Even though now he is picking it up and working really hard to learn as much as he can. My youngest one is 6 and I have, for the past 3 weeks, switched to speaking only or almost only Italian at home and sometimes when we are out and about. He doesn’t seem to mind and have asked me how to say things in Italian, it looks like I might be still in time to teach them my language and hopefully my culture (which I have in a way, I am a chef and food is always a great way to pass on a culture).

What I am wondering is if my approach is correct? What I am doing is, speaking mostly Italian, but since he doesn’t know nearly enough words to understand a full or complicated sentence, I say it in Italian, try again, then explain in English and repeat in Italian a couple of times, is this a good efficient way to proceed?

Reading your site, I have finally realized that if my parents were bilingual and didn’t teach me the second language, I would be furious at them now, I don’t want my kids to feel the same, or my parents to be so upset (at me of course) because their only grandkids, can’t speak their language.

Thank you so much
Hopeful mum

Answer

Hi Hopeful Mum!

Thank you for submitting your question to the Multilingual Parenting family language coaching team. You are right to be hopeful! I can tell you from personal experience that it is not too late for your children to learn Italian. I did not learn English until I was 13 years old so I promise you, it can be done.

I can tell that you already have a huge advantage on your side, and that is that both of your children seem interested in learning the language so that alone can go a long way. Just because they are older does not mean that they will not be able to pick it up. In fact, in some cases, they will have an advantage because they will already have an entire language system, English, that they can use to reference when their Italian.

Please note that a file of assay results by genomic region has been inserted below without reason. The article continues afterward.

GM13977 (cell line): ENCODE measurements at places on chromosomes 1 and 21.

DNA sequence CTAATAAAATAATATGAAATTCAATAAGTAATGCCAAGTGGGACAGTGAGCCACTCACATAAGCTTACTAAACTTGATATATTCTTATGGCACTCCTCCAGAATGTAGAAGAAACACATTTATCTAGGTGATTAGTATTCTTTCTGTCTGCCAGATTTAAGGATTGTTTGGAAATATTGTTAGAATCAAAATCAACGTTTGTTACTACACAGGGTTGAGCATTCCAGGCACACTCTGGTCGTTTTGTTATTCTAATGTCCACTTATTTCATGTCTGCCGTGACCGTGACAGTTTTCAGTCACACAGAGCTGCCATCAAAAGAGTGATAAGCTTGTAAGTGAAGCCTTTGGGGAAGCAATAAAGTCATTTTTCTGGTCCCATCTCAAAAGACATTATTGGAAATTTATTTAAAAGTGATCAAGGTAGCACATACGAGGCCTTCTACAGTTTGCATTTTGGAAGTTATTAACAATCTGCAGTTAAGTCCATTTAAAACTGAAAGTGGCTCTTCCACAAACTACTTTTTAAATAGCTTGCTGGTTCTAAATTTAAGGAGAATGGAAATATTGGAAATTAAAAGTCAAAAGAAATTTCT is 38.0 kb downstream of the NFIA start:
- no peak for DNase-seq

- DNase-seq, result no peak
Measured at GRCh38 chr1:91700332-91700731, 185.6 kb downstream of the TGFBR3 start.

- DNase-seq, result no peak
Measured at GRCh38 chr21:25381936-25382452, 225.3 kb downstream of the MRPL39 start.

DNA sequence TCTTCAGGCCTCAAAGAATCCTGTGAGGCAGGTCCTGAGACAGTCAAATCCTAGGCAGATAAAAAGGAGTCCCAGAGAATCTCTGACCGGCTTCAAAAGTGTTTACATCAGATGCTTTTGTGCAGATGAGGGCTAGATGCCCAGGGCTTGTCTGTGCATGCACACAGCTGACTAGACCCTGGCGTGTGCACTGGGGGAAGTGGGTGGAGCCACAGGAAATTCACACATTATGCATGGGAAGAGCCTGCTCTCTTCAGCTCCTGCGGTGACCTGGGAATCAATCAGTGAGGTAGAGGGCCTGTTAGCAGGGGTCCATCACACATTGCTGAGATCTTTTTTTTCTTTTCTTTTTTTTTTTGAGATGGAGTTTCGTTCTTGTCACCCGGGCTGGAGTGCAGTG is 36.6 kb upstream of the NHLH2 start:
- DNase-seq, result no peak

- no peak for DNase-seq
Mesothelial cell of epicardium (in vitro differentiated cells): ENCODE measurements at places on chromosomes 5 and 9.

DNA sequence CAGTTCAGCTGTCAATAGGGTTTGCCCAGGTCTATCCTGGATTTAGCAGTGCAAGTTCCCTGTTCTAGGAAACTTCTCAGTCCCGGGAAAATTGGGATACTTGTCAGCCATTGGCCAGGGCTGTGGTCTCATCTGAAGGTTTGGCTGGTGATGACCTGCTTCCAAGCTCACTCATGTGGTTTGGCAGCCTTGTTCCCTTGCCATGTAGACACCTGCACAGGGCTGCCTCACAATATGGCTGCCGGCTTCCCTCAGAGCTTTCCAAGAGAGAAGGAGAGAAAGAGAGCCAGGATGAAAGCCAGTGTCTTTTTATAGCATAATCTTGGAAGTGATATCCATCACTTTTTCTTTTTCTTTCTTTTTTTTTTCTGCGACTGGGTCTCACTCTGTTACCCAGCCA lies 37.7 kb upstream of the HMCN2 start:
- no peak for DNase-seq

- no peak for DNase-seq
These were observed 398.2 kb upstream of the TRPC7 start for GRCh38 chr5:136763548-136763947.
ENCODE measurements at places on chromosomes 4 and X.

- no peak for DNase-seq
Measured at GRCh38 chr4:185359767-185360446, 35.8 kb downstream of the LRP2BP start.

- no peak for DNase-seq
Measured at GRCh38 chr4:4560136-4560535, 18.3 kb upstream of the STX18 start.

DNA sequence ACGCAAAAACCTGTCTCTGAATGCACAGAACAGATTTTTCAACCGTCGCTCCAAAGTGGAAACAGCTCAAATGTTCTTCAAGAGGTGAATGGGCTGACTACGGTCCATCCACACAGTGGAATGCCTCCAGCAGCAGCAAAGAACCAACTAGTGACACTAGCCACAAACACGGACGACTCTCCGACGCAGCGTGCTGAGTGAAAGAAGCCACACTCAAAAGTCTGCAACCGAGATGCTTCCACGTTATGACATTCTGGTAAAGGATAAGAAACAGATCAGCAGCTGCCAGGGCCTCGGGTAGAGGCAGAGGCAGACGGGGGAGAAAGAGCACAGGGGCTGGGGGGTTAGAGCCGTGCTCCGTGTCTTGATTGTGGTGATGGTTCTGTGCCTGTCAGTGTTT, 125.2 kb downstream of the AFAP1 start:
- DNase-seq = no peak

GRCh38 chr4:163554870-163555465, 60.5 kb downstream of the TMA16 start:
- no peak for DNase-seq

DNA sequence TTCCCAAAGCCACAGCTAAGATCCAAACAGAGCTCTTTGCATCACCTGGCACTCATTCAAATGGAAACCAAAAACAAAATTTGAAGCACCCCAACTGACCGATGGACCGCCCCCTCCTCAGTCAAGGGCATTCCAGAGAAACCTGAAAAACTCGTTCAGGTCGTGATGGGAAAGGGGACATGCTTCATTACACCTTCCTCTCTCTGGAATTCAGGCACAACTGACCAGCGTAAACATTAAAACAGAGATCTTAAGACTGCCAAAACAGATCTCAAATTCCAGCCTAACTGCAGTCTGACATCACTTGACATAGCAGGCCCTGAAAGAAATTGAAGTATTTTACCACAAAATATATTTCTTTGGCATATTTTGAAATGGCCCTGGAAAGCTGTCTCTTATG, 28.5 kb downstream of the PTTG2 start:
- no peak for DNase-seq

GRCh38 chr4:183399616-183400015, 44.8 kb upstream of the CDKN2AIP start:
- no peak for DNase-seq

I like the approach you are currently using especially since your children seem to be taking to it. By speaking to them in Italian, you are slowly increasing the amount of rich vocabulary that is presented to them on a daily basis. Yet you are also pausing to explain what you are saying and providing them with context in English. Also by regularly speaking to them, you are modeling the intonation and pronunciation of the language (even if they are not able to imitate it just yet).

Last but certainly not least, by speaking to them in full sentences you are also modeling the Italian grammatical structure. I have talked about the six principles that foster language development and one very important one is that vocabulary and language are learned together.

Overall, I would say your current approach seems like a good way for you to start. Just make sure to monitor how they are feeling about this shift in your family language policy. Since they are older, check in with them from time to time and make sure that they are still comfortable.

Now let’s talk about some additional things that you can do to support their language learning journey. The first thing I would advise is to develop some language goals for each of your boys. The more aggressive those goals are the harder you will have to work to achieve them. However, this is an important step because it will help guide you in future decisions.